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I was born a woman, I always felt a man. I decided to move out from my parent’s house when I started the gender transition. I needed a quiet place to farewell Paola and greet Paolo, a new home for a brand new me. Did I tell you that a tear is the most precious drop of water? Did I tell you that no smile comes without a tear?
The things I brought with me
I was born a woman, I always felt a man. I decided to move out from my parent’s house when I started the gender transition. I needed a quiet place to farewell Paola and greet Paolo, a new home for a brand new me. Did I tell you that a tear is the most precious drop of water? Did I tell you that no smile comes without a tear?
Even if they loved me deeply, my decision shocked my parents. When they passed away, I had nothing but memories, grief, and guilt because the only thing I could feel was relief. They died after a long suffering: why was I so petty to feel relieved? And then I realized that what I felt relieved of was their suffering, not them.
The things I left behind me
Even if they loved me deeply, my decision shocked my parents. When they passed away, I had nothing but memories, grief, and guilt because the only thing I could feel was relief. They died after a long suffering: why was I so petty to feel relieved? And then I realized that what I felt relieved of was their suffering, not them.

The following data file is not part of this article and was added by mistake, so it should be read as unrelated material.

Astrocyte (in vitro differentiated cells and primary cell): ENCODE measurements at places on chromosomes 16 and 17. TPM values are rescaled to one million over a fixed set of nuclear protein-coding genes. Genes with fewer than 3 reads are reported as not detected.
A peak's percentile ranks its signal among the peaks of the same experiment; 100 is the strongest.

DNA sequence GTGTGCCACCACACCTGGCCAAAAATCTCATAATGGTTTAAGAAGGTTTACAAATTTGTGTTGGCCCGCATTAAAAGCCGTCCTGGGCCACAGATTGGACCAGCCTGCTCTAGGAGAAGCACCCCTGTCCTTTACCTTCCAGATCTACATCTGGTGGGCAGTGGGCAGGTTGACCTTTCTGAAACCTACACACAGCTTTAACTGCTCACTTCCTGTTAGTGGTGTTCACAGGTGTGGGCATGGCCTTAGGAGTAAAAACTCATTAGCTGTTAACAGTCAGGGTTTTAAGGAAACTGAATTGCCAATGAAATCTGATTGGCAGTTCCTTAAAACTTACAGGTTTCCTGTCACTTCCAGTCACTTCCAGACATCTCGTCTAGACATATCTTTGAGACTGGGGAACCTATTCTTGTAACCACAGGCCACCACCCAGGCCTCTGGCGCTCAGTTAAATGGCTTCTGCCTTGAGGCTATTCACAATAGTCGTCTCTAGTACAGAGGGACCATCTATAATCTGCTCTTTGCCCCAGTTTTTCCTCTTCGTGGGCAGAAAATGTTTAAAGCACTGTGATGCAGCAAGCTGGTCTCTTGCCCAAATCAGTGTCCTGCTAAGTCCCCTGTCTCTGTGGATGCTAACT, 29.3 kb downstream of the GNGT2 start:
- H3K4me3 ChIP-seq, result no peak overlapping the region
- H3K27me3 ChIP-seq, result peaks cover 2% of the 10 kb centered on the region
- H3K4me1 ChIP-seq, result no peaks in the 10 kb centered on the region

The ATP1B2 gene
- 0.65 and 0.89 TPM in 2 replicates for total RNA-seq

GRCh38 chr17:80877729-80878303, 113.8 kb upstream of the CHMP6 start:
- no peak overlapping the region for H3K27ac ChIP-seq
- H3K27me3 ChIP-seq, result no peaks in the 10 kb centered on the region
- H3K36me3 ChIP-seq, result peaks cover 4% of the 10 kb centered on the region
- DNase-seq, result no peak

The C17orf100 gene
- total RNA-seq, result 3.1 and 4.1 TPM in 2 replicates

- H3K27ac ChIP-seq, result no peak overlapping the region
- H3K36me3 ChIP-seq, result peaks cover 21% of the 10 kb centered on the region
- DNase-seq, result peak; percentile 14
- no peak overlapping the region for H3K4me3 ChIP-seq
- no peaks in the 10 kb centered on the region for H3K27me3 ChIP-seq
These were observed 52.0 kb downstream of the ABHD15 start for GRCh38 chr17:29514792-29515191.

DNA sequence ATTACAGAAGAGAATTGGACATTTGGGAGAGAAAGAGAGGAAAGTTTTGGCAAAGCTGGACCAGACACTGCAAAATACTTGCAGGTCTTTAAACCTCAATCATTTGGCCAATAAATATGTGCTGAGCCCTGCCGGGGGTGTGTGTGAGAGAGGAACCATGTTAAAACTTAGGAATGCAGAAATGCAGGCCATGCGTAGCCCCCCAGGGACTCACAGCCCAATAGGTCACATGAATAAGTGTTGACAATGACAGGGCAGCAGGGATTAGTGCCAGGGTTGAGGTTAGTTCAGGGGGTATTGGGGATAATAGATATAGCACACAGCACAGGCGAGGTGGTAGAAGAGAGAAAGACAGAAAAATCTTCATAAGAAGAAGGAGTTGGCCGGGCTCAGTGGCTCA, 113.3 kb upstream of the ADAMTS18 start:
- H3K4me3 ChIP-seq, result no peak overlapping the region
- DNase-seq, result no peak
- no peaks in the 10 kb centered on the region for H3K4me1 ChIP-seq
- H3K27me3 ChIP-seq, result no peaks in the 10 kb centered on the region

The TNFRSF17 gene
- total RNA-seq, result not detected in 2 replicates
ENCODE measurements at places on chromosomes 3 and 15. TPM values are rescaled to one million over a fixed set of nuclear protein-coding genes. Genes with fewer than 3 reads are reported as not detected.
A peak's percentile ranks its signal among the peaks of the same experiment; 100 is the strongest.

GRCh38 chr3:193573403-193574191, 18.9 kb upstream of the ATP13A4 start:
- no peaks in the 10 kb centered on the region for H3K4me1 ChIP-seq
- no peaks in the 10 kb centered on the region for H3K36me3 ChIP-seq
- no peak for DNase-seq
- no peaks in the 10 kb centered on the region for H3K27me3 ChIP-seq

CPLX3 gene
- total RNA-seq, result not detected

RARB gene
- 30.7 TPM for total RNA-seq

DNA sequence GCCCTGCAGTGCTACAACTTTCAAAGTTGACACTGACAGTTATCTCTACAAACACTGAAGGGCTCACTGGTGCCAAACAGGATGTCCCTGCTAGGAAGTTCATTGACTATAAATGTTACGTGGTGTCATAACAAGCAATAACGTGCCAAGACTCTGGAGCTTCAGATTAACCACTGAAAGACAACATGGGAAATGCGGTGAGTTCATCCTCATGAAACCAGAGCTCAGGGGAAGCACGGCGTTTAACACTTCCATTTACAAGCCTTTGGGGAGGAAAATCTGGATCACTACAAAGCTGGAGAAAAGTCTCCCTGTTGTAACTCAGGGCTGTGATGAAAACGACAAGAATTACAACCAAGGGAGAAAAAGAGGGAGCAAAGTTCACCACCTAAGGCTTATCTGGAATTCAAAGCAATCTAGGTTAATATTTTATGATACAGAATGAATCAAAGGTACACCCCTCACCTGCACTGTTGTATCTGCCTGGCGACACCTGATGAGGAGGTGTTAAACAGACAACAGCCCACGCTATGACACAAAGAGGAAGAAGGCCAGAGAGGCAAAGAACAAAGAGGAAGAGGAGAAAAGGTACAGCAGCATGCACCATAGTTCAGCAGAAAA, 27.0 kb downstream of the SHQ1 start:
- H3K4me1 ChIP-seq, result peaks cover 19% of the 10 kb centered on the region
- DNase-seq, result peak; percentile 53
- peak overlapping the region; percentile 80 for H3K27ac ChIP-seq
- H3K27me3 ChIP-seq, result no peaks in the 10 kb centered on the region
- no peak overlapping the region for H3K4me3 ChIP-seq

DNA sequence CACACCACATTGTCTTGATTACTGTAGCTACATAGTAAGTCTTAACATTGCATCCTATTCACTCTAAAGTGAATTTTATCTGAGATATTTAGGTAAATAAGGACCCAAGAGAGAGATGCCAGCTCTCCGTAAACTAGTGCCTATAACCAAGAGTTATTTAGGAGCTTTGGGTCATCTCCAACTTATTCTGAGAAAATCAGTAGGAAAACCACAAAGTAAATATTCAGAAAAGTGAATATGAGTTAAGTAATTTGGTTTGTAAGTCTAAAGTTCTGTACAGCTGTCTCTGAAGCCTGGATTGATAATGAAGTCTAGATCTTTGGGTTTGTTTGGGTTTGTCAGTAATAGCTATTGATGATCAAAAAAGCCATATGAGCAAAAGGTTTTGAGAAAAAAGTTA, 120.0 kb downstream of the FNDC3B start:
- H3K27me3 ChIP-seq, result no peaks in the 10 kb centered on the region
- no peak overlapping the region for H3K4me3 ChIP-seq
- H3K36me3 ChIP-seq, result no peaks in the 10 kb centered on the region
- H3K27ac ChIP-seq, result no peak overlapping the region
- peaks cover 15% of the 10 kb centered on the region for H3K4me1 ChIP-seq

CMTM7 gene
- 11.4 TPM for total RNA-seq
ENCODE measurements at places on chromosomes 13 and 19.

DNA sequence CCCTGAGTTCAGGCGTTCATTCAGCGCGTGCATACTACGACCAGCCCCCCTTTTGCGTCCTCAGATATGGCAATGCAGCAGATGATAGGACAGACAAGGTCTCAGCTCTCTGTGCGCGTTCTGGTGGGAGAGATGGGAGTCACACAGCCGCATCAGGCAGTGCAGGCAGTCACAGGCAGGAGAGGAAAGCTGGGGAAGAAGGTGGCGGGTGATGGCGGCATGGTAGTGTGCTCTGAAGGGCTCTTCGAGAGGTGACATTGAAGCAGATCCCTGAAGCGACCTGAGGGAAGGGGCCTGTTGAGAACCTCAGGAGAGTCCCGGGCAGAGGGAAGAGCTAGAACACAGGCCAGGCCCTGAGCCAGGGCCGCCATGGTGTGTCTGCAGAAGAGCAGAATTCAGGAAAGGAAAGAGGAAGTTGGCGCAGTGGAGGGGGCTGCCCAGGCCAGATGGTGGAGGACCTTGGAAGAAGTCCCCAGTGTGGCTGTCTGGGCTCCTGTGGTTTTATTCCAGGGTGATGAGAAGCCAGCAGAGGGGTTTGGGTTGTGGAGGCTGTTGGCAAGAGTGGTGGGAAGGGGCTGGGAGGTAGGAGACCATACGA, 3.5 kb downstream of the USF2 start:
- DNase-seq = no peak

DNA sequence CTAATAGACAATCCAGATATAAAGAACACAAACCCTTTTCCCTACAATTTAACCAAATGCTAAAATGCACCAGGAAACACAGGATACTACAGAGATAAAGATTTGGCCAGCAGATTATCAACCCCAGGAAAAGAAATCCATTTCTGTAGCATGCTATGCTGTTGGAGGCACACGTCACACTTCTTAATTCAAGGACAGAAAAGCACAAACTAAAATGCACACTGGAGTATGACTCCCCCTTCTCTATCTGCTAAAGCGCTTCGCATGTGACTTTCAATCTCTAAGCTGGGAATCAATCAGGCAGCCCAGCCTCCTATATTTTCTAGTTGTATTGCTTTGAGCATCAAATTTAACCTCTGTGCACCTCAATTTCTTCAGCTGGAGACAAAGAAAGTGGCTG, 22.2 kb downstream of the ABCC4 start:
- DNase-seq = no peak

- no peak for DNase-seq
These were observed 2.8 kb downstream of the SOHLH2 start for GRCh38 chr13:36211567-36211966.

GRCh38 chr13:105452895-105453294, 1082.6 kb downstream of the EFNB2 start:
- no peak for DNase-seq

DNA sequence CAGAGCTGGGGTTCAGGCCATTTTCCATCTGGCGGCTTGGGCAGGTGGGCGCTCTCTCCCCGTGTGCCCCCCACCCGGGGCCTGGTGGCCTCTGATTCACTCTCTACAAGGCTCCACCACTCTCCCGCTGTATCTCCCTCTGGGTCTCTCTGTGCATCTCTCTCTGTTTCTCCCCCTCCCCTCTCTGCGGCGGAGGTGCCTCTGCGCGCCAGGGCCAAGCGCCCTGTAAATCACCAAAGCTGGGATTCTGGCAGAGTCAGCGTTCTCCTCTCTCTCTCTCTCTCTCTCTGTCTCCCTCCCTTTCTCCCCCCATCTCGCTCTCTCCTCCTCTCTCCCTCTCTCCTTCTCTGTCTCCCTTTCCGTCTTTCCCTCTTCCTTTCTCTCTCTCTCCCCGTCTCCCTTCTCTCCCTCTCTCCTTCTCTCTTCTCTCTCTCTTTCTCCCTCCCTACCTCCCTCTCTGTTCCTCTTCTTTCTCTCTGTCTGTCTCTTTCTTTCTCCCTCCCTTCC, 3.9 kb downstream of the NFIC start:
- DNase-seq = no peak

I call myself a former activist. I tried, but it’s not my voice, not my path. Transgender activism today is all about non binarism, as if binarism was the source of all evil. I disagree. Could life exist without polarity? Raw or done, dead or alive, day or night: life is in the polarity and I don’t want to deny it. Duality – such as absence – you have to go through it, not refuse it.
The ripples, not the stone
I call myself a former activist. I tried, but it’s not my voice, not my path. Transgender activism today is all about non binarism, as if binarism was the source of all evil. I disagree. Could life exist without polarity? Raw or done, dead or alive, day or night: life is in the polarity and I don’t want to deny it. Duality – such as absence – you have to go through it, not refuse it.
When I was a kid, I genuinely believed that once adult I would become a man. I used to hide in the bathroom, pretending I had to shave and playing with brush and cream. Back then I was scared, now shaving is one of my happiest moments. I’m a man, now, glad it happened anyway, despite the hormones.
Elegy for a brush
When I was a kid, I genuinely believed that once adult I would become a man. I used to hide in the bathroom, pretending I had to shave and playing with brush and cream. Back then I was scared, now shaving is one of my happiest moments. I’m a man, now, glad it happened anyway, despite the hormones.